It was the early days of the epidemic. In 2013, Sheryl Hirsh’s 23-year-old daughter Melissa Rae Koppel died of a heroin overdose — one of 194 people claimed by the drug in Cuyahoga County that year. Since sharing her story with Cleveland Magazine [“Good Girl Gone,” October 2014], Hirsh has turned from grief to advocacy, raising around $10,000 for educational outreach and organizing an annual substance misuse series as part of Case Western Reserve University’s Siegal Lifelong Learning Program. Before the series kicks off Sept. 14, Hirsh discusses the importance of using your voice to advocate for those we’ve lost and those still struggling with addiction.
It was when everything sort of broke, so you didn’t see it every day in the news until after Melissa died.
Telling my story was really helpful in putting all the pieces and parts together. It gave me a sense of how and when and where Melissa had gone from painkillers to being clean to doing really well to sort of falling down the drain. The biggest part of not wanting to tell people came from being worried and scared of people changing in their minds about who Melissa was as a human being.
I wish now that there would have been someone like me who had these educational programs so that I would have known before what was going on.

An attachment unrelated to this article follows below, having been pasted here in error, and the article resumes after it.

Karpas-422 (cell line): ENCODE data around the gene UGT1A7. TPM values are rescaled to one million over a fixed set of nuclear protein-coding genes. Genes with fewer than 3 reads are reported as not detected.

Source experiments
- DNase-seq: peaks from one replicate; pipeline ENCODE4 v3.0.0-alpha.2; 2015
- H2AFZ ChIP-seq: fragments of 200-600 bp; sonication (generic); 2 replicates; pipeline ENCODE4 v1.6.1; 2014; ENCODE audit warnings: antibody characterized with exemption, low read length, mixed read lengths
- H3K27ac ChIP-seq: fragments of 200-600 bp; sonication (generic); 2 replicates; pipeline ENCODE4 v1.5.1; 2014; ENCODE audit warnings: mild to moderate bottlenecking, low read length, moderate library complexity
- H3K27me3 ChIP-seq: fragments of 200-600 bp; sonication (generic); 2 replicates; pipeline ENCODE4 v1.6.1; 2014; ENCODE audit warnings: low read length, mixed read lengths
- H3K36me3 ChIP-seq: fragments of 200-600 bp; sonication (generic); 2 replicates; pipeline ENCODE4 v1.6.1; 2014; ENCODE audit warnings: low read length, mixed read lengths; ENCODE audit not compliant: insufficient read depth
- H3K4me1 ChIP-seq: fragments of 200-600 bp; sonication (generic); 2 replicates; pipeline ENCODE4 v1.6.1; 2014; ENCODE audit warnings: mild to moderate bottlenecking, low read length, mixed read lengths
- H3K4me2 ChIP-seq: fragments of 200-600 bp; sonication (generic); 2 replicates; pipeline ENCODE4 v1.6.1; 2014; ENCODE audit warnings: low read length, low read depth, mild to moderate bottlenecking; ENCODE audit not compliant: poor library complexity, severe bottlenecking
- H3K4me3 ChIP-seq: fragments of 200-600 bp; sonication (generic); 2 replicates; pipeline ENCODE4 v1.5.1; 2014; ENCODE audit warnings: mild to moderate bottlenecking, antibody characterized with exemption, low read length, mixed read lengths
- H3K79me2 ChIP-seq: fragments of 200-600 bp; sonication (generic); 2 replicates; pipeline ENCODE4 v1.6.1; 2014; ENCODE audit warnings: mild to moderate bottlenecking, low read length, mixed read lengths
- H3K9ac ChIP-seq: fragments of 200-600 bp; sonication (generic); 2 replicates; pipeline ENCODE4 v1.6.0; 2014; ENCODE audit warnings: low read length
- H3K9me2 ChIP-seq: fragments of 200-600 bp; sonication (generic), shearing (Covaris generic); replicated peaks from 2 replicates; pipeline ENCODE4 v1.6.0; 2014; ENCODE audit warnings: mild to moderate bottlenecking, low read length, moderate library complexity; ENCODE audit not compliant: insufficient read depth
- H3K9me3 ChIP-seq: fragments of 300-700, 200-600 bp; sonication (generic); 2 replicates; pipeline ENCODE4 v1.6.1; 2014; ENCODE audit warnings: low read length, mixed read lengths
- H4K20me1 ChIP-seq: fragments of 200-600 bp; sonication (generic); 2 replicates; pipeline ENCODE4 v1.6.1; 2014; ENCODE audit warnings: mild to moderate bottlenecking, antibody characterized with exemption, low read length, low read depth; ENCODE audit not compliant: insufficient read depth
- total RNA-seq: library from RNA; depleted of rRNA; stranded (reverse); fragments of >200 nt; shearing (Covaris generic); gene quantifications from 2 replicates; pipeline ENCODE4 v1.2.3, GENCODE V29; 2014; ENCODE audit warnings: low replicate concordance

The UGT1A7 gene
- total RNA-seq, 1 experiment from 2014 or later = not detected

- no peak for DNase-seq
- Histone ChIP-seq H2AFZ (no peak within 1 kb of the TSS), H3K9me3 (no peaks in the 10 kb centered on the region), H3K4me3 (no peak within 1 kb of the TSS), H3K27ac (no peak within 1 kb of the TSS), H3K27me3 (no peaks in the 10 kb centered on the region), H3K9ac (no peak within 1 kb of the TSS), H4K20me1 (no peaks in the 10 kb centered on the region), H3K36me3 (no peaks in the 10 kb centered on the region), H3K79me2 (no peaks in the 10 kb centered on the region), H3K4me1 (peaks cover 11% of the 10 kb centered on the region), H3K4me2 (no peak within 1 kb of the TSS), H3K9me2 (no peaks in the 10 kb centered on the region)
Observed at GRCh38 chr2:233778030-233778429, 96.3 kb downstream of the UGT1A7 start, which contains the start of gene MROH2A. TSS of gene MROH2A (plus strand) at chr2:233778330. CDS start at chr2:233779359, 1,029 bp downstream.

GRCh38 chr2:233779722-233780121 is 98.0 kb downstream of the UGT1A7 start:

I thought, I need to save other people from this grief. I wanted them to know the signs to look for. This is not what you think it is. This is not a bunch of kids at a party shooting up and then sort of being out of it. This is: “I’m taking this in order to get through my day.” I realized it was attorneys and doctors and police officers and people in the public taking this.
So when people say to me, “Why use Narcan? Why save these people? They’re only going to go back and use it again,” I say, “Because you can save them 10 times, and maybe the 10th time, they’ll become president of the United States.” You just don’t know what they’re going to do with their lives and how they’re going to give back. // as told to James Bigley II
Opening up about stories of addiction and survival isn’t easy, but it’s worth it. “By sharing your story even one time, it could easily save 10 lives or more,” says Sheryl Hirsh. She offers three ways to find your voice and use it for change.
Start small. Make a list of the people in your inner circle, then meet each one individually for an intimate conversation. “It doesn’t have to be on a grand scale,” she says. “You don’t have to change history. You just have to be who you are and speak from your heart, and you’re going to change somebody’s life.”
Stay positive. “When somebody dies, part of the grief process is figuring out how to change your relationship with that person,” says Hirsh. She suggests doing what feels right to you and surrounding yourself with people who care. “There is no way I could be where I am today if my glass was ever half-empty.”
Gear up. Attend local community opioid task force meetings to join other conversations and arm yourself with knowledge. “The impact you have on people is amazing and the impact those people have on you is an unbelievable feeling.”